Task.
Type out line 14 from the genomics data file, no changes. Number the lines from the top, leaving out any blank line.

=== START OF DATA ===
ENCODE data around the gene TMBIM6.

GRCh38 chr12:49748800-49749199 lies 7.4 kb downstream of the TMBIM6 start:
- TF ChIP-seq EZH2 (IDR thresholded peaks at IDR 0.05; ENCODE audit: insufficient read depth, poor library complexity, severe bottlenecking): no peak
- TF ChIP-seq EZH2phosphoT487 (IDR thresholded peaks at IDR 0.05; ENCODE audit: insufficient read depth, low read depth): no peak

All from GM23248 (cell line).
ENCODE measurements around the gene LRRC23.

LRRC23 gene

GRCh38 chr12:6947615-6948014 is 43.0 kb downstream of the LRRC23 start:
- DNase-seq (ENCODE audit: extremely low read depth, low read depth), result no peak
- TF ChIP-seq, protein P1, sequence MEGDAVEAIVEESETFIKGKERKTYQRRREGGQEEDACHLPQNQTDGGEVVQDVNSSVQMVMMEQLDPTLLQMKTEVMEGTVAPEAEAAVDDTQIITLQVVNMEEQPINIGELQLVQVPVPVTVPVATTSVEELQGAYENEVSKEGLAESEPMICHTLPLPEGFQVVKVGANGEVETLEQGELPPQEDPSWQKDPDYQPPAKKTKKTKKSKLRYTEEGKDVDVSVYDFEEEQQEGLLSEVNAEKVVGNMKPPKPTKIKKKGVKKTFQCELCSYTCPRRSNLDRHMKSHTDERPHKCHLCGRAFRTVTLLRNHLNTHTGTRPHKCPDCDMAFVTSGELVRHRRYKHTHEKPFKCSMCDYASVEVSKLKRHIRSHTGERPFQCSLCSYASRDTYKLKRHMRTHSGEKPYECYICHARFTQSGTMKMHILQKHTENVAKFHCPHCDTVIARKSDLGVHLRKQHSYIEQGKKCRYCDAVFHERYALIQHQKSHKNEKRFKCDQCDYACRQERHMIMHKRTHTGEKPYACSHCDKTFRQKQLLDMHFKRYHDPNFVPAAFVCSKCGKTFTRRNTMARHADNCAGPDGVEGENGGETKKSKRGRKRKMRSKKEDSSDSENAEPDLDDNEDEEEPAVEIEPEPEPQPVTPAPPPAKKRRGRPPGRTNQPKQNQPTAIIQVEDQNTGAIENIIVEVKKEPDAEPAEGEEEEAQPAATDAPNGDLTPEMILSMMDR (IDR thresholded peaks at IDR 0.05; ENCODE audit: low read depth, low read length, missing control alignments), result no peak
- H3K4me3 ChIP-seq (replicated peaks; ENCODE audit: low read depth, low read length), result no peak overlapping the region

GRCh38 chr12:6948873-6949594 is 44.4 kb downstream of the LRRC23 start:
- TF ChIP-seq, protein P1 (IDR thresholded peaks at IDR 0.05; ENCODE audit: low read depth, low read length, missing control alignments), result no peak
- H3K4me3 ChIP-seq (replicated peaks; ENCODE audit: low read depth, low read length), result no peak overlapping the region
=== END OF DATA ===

- H3K4me3 ChIP-seq (replicated peaks; ENCODE audit: low read depth, low read length), result no peak overlapping the region